748: Worst-Case Scenario

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Worst-Case Scenario
To get serious analyses of hurricanes and oil slicks, see Jeff Masters' blog. To get serious discussions of worst-case scenario thinking, see Bruce Schneier's blog. To get enough Vitamin D, don't read any blogs and go outside instead.
Title text: To get serious analyses of hurricanes and oil slicks, see Jeff Masters' blog. To get serious discussions of worst-case scenario thinking, see Bruce Schneier's blog. To get enough Vitamin D, don't read any blogs and go outside instead.

[edit] Explanation

This comic is a reference to the Deepwater Horizon oil spill that happened in the Gulf of Mexico. Top kill is a reference to a procedure used as a means of regaining control over an oil well that is experiencing an uncontrolled eruption of crude oil. Michael Bay is an American film director known for his over the top special effects and plots.

Should the proposed firestorm actually happen, residential areas and hundreds of square miles of sensitive vegetation would be fouled by the mix of oil and sea water. A firestorm would certainly make the bad situation worse, and would certainly make a great scene in a typical Hollywood disaster movie. Lightning could set an oil slick on fire, in regions where the oil is most dense and very fresh. About 50-70% of the evaporation of oil's most flammable volatile compounds occurs in the first 12 hours after release, so fresh oil is the most likely to ignite. However, the winds of a hurricane are so fierce that any surface oil slick of flaming oil would quickly be disrupted and doused by wave action and sea spray. Heavy rain would further dampen any lightning-caused oil slick fires. So Michael Bay's firestorm would not actually happen in real life. However, if he decides to direct a new movie...

This comic is a commentary on the state of broadcast journalism and how they are always looking for speculation and voyeurism rather than facts. That they ask if Mr. Bay's proposed firestorm will have any effect on the then-upcoming congressional elections just serves to underline how little the journalists actually care about the damage that has actually been caused.

James Carville is a political commentator who was born and lives in Louisiana, and thus relates to media, politics, and Louisiana at once.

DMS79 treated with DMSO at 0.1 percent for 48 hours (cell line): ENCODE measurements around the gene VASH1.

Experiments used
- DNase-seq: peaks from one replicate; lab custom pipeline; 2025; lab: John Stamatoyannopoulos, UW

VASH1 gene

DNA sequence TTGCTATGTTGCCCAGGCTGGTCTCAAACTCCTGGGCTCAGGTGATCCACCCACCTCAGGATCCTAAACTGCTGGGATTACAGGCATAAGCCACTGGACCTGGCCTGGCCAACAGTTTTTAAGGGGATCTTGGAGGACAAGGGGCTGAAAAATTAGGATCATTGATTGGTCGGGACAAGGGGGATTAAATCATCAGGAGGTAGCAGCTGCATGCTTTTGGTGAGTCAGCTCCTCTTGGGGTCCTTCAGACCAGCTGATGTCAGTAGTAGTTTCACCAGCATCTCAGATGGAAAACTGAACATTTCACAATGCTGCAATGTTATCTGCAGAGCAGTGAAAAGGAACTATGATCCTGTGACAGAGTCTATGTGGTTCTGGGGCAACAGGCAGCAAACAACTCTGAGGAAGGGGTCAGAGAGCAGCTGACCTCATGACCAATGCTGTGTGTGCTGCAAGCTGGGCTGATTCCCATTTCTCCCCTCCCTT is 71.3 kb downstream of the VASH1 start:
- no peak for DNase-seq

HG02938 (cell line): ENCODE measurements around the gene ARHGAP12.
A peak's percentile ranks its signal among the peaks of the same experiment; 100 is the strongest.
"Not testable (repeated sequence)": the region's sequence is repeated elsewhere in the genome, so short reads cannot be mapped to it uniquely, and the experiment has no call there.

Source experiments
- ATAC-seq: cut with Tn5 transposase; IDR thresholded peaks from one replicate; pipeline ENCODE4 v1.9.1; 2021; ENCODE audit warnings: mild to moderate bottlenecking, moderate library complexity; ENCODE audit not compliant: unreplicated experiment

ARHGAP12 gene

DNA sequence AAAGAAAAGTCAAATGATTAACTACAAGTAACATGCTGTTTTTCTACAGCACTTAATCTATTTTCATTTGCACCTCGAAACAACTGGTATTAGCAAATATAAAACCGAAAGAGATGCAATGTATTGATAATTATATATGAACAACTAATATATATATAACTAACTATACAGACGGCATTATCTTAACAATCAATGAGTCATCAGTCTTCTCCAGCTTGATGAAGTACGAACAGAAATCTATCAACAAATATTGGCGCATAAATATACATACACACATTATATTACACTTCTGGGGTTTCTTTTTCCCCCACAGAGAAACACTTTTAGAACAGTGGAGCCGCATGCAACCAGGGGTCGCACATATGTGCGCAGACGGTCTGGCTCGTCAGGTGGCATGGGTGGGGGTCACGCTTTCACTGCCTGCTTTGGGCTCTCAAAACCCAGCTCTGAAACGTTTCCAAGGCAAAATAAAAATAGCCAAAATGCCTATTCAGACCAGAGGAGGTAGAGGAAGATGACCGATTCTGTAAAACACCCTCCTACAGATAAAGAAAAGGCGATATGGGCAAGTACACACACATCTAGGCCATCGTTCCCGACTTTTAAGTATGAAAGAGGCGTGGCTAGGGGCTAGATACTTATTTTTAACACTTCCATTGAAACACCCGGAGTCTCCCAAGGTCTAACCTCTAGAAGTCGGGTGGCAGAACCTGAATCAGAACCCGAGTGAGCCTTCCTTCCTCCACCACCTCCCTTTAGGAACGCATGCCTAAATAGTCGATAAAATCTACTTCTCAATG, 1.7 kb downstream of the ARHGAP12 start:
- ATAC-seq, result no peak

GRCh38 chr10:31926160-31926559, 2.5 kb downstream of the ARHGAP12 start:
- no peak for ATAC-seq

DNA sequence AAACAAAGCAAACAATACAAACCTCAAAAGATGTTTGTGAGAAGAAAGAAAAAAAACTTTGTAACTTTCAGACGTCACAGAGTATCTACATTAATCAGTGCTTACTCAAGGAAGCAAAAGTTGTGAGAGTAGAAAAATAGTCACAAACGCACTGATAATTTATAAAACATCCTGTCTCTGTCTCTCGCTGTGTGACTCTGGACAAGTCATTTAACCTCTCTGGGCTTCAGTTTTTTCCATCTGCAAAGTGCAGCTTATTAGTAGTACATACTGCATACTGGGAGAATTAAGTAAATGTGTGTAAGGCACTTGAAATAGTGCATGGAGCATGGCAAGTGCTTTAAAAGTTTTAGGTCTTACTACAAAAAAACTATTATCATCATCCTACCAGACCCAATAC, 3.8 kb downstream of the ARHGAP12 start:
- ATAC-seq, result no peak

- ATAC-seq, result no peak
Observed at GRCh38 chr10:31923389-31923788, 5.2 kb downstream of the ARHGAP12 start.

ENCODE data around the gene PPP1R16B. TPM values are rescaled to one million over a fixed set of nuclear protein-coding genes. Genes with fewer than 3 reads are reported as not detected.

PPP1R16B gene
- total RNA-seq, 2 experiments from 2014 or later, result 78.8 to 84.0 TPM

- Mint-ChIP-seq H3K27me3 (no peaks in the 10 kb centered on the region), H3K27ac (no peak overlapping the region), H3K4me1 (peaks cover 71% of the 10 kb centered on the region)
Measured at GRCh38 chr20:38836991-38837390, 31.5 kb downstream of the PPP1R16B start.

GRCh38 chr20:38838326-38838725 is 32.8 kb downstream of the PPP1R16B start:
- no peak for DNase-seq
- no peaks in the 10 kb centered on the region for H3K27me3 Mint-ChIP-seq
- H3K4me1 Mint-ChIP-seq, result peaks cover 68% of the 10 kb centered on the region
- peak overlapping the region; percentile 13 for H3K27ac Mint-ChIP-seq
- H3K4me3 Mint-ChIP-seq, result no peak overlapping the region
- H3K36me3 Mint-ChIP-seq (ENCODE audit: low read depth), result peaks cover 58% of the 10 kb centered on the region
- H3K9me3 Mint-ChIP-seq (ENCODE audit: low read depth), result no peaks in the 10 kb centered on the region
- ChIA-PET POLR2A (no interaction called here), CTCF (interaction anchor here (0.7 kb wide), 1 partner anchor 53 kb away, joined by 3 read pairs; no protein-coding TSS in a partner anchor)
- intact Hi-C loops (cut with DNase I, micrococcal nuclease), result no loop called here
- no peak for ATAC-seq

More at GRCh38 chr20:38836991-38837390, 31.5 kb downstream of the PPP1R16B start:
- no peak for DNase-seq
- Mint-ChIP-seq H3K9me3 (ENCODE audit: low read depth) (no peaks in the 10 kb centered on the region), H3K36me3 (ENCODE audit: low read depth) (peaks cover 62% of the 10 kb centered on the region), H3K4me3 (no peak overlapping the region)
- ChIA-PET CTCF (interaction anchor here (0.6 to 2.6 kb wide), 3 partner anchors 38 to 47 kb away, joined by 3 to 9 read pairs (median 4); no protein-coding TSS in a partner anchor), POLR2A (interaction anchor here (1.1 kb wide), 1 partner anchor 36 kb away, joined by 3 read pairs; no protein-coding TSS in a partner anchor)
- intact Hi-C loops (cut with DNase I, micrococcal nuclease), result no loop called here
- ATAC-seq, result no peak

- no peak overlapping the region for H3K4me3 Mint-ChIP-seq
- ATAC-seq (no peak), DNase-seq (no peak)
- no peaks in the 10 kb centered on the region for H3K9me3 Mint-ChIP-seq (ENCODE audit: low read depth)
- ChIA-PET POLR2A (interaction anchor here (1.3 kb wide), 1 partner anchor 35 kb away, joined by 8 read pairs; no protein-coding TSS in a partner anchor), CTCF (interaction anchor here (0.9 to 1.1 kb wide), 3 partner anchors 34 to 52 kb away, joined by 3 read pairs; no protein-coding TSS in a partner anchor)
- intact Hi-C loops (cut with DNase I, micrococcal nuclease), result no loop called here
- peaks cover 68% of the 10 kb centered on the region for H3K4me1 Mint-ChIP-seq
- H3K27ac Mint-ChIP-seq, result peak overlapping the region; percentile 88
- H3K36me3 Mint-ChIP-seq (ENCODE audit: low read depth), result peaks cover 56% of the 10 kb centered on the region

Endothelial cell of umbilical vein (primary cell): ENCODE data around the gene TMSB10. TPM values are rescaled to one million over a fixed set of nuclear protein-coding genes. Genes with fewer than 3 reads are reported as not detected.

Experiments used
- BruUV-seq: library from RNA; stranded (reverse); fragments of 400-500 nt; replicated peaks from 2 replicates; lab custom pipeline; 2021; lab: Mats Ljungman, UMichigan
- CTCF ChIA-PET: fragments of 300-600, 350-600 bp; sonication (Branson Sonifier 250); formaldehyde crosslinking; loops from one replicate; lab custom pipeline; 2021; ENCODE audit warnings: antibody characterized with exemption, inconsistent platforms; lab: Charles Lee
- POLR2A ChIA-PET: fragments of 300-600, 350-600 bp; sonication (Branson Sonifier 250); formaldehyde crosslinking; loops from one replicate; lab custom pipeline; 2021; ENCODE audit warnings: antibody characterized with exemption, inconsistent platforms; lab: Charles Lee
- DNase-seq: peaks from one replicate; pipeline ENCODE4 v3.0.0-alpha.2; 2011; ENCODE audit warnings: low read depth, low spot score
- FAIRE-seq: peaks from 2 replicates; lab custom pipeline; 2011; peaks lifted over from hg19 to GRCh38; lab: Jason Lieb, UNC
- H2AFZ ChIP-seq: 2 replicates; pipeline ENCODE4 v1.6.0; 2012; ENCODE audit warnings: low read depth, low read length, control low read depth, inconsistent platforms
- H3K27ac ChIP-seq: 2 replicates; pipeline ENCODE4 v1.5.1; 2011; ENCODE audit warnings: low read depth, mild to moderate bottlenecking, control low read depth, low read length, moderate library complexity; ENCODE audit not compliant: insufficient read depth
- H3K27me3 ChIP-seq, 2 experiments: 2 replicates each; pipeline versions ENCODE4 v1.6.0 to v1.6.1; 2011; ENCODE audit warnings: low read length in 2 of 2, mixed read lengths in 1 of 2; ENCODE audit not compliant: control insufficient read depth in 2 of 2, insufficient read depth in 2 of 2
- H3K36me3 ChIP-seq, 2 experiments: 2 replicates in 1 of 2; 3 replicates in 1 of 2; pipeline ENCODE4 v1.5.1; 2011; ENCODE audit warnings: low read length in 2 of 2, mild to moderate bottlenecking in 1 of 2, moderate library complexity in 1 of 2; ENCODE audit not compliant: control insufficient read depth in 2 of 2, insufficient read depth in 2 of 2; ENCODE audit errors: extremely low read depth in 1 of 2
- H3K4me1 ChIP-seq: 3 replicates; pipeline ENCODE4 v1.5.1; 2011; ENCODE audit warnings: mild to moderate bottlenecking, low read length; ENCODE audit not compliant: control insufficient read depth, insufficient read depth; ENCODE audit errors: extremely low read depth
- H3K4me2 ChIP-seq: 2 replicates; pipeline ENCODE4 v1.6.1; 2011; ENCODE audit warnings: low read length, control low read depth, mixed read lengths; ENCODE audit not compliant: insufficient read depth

The title text has a reference to Jeff Masters, who is director of meteorology at Weather Underground and Bruce Schneier, who is a world-renowned security expert and has a blog and several books. Vitamin D is a vitamin that the human body can synthesize with the aid of direct sunlight; the joke, "go outside", is Randall accusing us of all being shut-ins.

[edit] Transcript

[Two reporters, Cueball and Ponytail, point microphones toward a scientist, Megan.]
Ponytail: Dr. Scientist! The "Top Kill" has failed! What's the worse-case scenario for the gulf?
Megan: The worst-case scenario is what's happening now.
Ponytail, out of frame: Yes, but is there any way it could get worse?
Megan: Sure, but there are real disasters happening now, and you're substituting speculation and voyeurism for the investigative journalism we—
Ponytail: Screw this! Let's ask Michael Bay.
[The reporters, now joined by a camerawoman, approach Michael Bay with their microphones.]
Michael Bay: The worst case? A hurricane tracks into the gulf, whipping the surface of the spill into a frothy mix of oil and air.
[An alligator-filled conflagration atop a massive ocean wave approaches land.]
Michael Bay, narrating: As the storm surges through the bayous, sparking power lines ignite the fuel air mixture into a roiling, alligator-filled wall of flame.
[A map of the gulf coast of Louisiana and southwest Mississippi is depicted with the current routes of the Mississippi and Atchafalaya Rivers highlighted. An arrow indicating a new primary flow of the Mississippi's waters into the Atchafalaya points toward southern Louisiana.]
Michael Bay, narrating: Plowing northward, the fire hurricane destroys the Old River Control Structure in Concordia, rerouting the Mississippi westward and sweeping Morgan City and the heart of cajun country out to sea.
Michael Bay: James Carville emerges from the conflagration riding a burning alligator...
Ponytail, out of frame: Will this affect the midterm elections?
Michael Bay: Massively.


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Discussion

Done! Herobrine (talk)

"frothy mix" is a reference to Rick Santorum. 75.60.27.102 03:17, 29 March 2013 (UTC)

The comic was published on June 2, 2010. I strongly doubt it was a reference to Santorum. 166.182.3.247 17:36, 17 July 2013 (UTC)

The original "frothy mix" incident occurred in 2003 and came back into the news during Rick Santorum's Presidential primary campaign in 2013. So frothy mix could still be a reference to that incident. Dawfedora (talk) 21:40, 20 July 2013 (UTC)

But probably isn't, given that fluids being agitated forms a froth. So it's just the correct word for the situation. -Pennpenn 108.162.250.162 03:31, 10 December 2015 (UTC)

Isn't this tantamount to blackmail: "In 2010 Savage said he would take the site down if Santorum donated US$5 million plus interest to Freedom to Marry"? -- Weatherlawyer (talk) (please sign your comments with ~~~~)

No, blackmail is the practice of withholding information that may be damaging to a person's reputation in return for money. Putting that "information" up on a freely accessible website is pretty much the opposite of withholding it. Maybe it's coercion, but it's a "threat" to leave something up that is already there. I'm not sure if there is a word for it, but "blackmail" isn't it. -Pennpenn 108.162.250.162 05:45, 14 January 2016 (UTC)
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